When my dad was in his late teens, he played drums in Al Dvorin’s band. Eventually, Al and my dad enlisted together and went off to fight WWII. They both ended up in the Seventh Army Band and never saw much action. When the war was over, Al and my dad both resumed their music careers. By 1956, they both had made names for themselves and got a gig touring with Elvis Presley on his first U.S. and Canadian tour. My dad hated the screaming mobs and swooning teens that constantly stole his cymbals and attacked his car. When asked to sign-up for a second tour with the King, my dad declined.
Al, however, loved it and eventually became Elvis’ music director in Vegas. Each night, Elvis would perform to unruly crowds filled with fainting women and rapid fans. Elvis had three planned encores. Each time he left the stage, Al kept the band playing at a fever pitch. Elvis would burst back and do another number. After the third encore, Al kept the band playing even though Elvis was exiting stage left into a waiting Cadillac that sped away as soon as his rump hit the back seat. Al would then stop the music, but the crowds refused to leave. They yelled louder thinking Elvis would hear them and come back out. One night, after Al got the signal that the Cadillac was on its journey, he uttered the immortal words, “Elvis has left the building”.
For Al, the phrase was short and to the point and served a practical purpose. He wanted to go home and first needed the venue cleared of people. He had no clue that it would become one of the biggest catch phrases of all time.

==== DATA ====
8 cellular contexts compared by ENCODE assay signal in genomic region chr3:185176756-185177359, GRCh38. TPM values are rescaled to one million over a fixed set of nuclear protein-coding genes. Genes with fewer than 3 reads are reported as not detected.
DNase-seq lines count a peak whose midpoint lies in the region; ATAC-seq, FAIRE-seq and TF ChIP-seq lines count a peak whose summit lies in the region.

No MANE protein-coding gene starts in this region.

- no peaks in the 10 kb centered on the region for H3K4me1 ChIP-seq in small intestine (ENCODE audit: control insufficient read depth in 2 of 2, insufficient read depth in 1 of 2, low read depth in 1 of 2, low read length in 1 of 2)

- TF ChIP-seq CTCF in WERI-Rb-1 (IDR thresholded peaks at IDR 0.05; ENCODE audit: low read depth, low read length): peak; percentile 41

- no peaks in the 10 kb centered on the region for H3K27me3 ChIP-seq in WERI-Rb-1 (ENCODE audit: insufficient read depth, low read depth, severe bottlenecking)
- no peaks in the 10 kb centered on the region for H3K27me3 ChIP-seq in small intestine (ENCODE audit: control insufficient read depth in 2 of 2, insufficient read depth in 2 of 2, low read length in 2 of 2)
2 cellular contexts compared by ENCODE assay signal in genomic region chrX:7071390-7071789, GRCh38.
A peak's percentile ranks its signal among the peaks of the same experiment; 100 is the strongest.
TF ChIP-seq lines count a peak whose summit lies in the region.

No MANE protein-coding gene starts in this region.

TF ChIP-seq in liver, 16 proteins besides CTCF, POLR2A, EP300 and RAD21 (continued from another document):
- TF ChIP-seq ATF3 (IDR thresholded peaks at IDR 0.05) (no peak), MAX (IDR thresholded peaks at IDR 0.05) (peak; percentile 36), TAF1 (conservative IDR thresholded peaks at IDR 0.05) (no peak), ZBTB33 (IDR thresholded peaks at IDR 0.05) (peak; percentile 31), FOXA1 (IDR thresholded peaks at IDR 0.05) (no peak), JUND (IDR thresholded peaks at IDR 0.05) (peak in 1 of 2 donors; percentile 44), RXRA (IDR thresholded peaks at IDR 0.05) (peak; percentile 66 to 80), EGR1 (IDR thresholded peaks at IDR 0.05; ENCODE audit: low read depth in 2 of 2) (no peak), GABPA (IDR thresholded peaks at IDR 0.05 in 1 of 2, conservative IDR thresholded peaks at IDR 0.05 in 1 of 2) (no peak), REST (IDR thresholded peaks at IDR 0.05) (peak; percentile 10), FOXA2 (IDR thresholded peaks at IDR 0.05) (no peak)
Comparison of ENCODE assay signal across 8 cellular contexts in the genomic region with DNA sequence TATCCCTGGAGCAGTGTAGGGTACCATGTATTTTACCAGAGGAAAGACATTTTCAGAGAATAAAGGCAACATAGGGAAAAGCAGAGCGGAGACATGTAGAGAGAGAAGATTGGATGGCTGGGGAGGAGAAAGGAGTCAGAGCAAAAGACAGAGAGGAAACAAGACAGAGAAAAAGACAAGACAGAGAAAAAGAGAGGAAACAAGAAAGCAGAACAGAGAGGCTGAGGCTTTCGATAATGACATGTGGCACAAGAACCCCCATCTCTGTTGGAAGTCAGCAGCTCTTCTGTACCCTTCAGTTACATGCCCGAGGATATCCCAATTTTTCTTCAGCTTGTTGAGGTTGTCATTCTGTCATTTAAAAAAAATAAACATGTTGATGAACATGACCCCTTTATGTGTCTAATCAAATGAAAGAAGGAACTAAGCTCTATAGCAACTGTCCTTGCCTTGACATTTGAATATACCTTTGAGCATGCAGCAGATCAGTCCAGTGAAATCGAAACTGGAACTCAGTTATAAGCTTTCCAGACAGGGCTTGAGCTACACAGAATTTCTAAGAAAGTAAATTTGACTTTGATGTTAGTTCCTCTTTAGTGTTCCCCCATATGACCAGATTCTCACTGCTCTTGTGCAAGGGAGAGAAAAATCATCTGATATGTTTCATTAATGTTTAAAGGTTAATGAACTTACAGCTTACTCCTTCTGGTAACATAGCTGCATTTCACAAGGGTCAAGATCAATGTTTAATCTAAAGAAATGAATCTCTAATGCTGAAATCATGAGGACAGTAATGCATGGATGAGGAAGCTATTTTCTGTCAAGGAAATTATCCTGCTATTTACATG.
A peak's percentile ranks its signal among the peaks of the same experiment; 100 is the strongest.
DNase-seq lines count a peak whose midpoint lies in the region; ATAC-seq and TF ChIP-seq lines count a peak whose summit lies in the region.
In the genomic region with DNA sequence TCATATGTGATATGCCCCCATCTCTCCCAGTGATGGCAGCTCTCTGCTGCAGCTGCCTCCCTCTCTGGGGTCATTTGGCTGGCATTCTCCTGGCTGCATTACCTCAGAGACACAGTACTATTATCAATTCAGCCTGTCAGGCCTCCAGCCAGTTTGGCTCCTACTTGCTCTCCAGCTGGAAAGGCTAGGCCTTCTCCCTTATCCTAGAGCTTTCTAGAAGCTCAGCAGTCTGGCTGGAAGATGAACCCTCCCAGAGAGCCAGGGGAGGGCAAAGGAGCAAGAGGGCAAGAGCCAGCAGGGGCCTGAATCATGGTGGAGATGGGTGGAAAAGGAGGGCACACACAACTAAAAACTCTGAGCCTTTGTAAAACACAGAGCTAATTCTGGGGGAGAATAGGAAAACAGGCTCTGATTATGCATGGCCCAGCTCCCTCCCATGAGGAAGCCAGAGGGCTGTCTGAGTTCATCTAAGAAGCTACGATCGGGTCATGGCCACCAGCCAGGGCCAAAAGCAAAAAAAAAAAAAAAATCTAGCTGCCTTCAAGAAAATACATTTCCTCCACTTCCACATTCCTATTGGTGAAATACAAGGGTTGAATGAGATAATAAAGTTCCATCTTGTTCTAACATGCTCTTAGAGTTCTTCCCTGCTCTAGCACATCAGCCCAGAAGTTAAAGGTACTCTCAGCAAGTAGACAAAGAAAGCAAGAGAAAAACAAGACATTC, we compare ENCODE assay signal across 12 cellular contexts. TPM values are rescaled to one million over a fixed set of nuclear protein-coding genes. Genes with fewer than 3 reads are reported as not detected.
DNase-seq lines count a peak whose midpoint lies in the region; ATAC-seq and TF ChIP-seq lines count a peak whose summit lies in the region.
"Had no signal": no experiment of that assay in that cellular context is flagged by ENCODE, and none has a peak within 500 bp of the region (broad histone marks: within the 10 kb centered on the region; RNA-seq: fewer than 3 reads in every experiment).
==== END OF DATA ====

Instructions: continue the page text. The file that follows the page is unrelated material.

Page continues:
This story came to mind when one of ComBlu’s clients was talking about one of his pet peeves when agencies come to pitch: the promise of great viral campaigns. He opined that viral campaign was akin to an oxymoron. Just as Al had no idea his phrase would go “viral”, neither can agencies promise similar “lightening in a bottle” How often do we get requests to “create a viral video’ or “ develop a viral campaign”? As marketing professionals, we need to find out what the client’s real objective is. It may be that a clever online campaign with a share button can achieve much, but it is not an objective and should not be the starting point of the conversation.
Just like Al was trying to fill a need, so are brands and marketers. Al found a great solution that took on a life of its own. A rare occurrence. Those brands that find themselves with this phenomenon on their hands need to be prepared to leverage it and ride its orbit. ( An “Elvis has left the building” community tied to Elvis sightings using Foursquare might be appropriate if Al and Elvis were performing today.) But, companies and agencies can waste a lot of resources trying to artificially create the next big thing. Social marketing has many nodes, channels and disciplines. Finding the right combination to meet business or organizational goals is a worthy strategy.
So the next time an agency promises the next big viral video or a client asks for a viral campaign, tell them that “Elvis has left the building.”
Kathy’s forte is enterprise content strategy, content marketing and thought leadership. Over the past 40 years, she has worked with both emerging brands and large enterprises in developing content and thought leadership strategies. She has written several research reports, white papers and has been a key contributor to Forbes Publish or Perish Report.